biophysics of dynein motor proteins
Cytoskeletal motor proteins, including the kinesin, myosin and dynein superfamilies, are mechanoenzymes that convert chemical energy to mechanical work. They exert pN-scale forces over nm-scale distances. We focus on dynein, the largest and least studied superfamily. Members of the dynein superfamily are important for cell motility, intracellular transport, mitosis, etc.
Our research is focused on discovering the fundamental physical mechanisms that underlie the action, regulation and coordination of both axonemal and cytoplasmic dyneins. We take multiple approaches including:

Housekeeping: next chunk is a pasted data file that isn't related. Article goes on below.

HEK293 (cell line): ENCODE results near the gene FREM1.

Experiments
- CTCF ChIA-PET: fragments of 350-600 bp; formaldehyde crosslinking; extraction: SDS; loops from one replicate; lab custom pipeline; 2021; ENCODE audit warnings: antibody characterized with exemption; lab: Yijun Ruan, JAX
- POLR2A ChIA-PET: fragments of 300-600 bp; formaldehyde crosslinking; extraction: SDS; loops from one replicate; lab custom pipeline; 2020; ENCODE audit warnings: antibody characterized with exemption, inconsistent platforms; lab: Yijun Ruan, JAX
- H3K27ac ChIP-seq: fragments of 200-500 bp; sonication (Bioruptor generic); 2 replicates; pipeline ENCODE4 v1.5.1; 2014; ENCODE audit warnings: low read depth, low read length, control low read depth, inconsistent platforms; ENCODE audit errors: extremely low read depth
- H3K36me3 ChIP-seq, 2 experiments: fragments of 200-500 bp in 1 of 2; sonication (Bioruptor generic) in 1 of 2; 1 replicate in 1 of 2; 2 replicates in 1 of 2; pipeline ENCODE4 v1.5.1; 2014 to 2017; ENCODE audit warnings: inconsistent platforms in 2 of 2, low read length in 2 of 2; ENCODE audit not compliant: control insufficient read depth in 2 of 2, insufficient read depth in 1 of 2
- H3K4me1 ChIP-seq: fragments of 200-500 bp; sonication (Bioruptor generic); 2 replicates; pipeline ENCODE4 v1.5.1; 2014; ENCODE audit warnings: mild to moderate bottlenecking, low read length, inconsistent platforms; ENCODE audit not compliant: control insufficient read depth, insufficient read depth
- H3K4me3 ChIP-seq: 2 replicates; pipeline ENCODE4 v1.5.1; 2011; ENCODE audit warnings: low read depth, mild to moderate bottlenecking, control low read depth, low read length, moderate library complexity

- optical tweezers
- fluorescence and TIRF microscopy
- in vitro biological reconstitutions
- forward engineered biophysical systems
- multiscale mathematical and computational modeling
Most of our fundamental biophysics of axonemal dynein work is done using Chlamydomonas reinhardtii as a model organism.
The tracked flagellar waveforms of the Chlamydomonas beat (Geyer et al. 2013).
Check out our most recent work on this topic on our publications page.